Album Review: “Exotica” by CVHS Alum Fat Tony

Fat Tony's album Exotica is now available on all music streaming services.

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Fat Tony’s album Exotica is now available on all music streaming services.

2020 has taught us many lessons, but there are two in particular that are common for most of us. 

The first: things are different. Everything around us is changing, our experiences, our attitudes, our interests. The second: home is everything. A lot of people are spending more time in their home than they ever did before; shut off from the outside world and focusing on what lies within. Both of these themes have stuck with me as I’ve gone through this pandemic (it almost feels sinful to use the word), and they have guided a number of the endeavors I’ve taken. This has translated into the food I eat, the way I spend my time, and–arguably the most important–the music I listen to. 

No artist better exemplifies “different” and “home” for me than Houston’s own Fat Tony. Many of you might not be familiar with him or his work. He first came out in 2010, a short while before we started to develop independent music tastes. It wasn’t until my 7th grade year that I really began to listen to music other than what’s Top 40. I discovered him in 2018, during my freshman year. By that time he had already won four Houston Press music awards, been featured in Complex and VICE magazines, and, as stated in his website, he’d played “every worthwhile rap party in America, burning the stage down every single time.”

Another fact that you might not have expected: he is a Carnegie Vanguard alum. He graduated in ‘06 from the Vanguard program, when it was at Jones High School in South East Houston. All the more reason to become a fan. I plan to review his newest album, titled “Exotica” which was released in October. 

Anthony Obi a/k/a Fat Tony in the 2006 CVHS yearbook
Fat Tony (rapper) - Wikipedia
Fat Tony, Third-Ward native (Source: Houston Press)

 

 

 

 

 

 

 

 

 

 

I came to listen to this album ready to hear the catchy, well thought out bars that I had come to expect from him. What caught me off guard with this was its focus. Previous albums (my favorite being his 2018 piece, “10,000 Hours”) have recounted his experiences, his feelings, his heritage. This album was different; there was more focus on storytelling. He paints a narrative with the opening song “What Wake You Up,” featuring Houston rapper and legend Bun B. The song presents a series of vignettes, about the realness of the world. Characters include a single mother, a homeless man, and a crooked judge. The confrontational chorus, “What wake[s] you up in the morning?/Is it coffee? Money? Sweet words from your honey?” is like a mirror being thrust into your face. The lyrics of this song force the listener to consider what’s important in the world and within themself, and to “Be glad that your a** still around.” Similarly, “Gambling Man” tells the story of the struggles to secure money, as the main characters profess, “I’m a gambling man/Down to try my luck, just to make a buck.” The whole album had great lyrical play, sing-along choruses, and Tony’s signature hoarse but certain voice.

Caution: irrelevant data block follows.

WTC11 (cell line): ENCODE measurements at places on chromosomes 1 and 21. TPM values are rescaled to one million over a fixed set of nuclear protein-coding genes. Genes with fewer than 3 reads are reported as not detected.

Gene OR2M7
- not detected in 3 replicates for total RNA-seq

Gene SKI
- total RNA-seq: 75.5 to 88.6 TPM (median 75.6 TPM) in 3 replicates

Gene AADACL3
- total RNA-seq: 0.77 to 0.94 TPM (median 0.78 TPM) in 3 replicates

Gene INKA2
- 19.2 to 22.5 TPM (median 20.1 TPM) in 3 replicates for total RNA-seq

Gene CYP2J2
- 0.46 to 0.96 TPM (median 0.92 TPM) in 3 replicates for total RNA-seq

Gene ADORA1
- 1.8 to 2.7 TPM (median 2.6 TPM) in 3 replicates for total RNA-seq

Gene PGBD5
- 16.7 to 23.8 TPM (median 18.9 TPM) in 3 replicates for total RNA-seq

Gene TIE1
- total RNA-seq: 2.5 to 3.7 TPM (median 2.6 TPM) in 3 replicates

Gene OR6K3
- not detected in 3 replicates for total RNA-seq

My favorite song on this album, “Jeremy Bixby,” is a song that tells the story of an ambitious and by-the-book man with political aspirations that was meant to be “the man” for his hometown. The song talks about his succession through school: “He did everything that he was supposed to do/Exactly when he was supposed to do it.” When he ran for office, he “[t]ook his money, spent it all on merch.” The entire song is told from Tony’s perspective, as a guy walking through a thrift store, seeing an old campaign shirt that says “Vote Jeremy Bixby” and buying it ironically. The plot was incredibly enjoyable and definitely relatable.

The production of this album was, in true Tony fashion, different than what one would expect of a rap artist. The beat to the song “Special Girl,” a fun and comfortable love song, has synths that share the sweet and candy-like nature of its lyrics, with video game inspired gentle chords and drums reminiscent of the original 808. It has an arpeggiator that brings me back to Zapp’s “Computer Love” or a Daft Punk hit. The vocal samples in “Feeling Groovy” and “New Beginnings” were artfully blended with unexpected drum sequences and a surprising mixture of instruments.

This album was a great quarantine listen. I truly felt the themes of “different” and “home” as I listened, with joy, to Fat Tony’s “Exotica.” I would give it 4/5  Rhinos for fun storytelling, intricate beats and having me “Feeling Groovy”. It has a certain “Je Ne Sais Quios” that will keep me coming back to listen in my isolation. An “Intimate” listening session is sure to get me “Back In the Saddle” and ready to face the “New Beginnings” that are to come as this horrid year closes. Fat Tony truly is the “Whataburger of rappers”, as he states.

That’s me and Fat Tony, y’all

Check him out today, December 17, 2020, as he does a live, virtual performance in the desert for this album, and you can experience it along with me. He definitely shows out in person, I saw him back in March and was completely starstruck.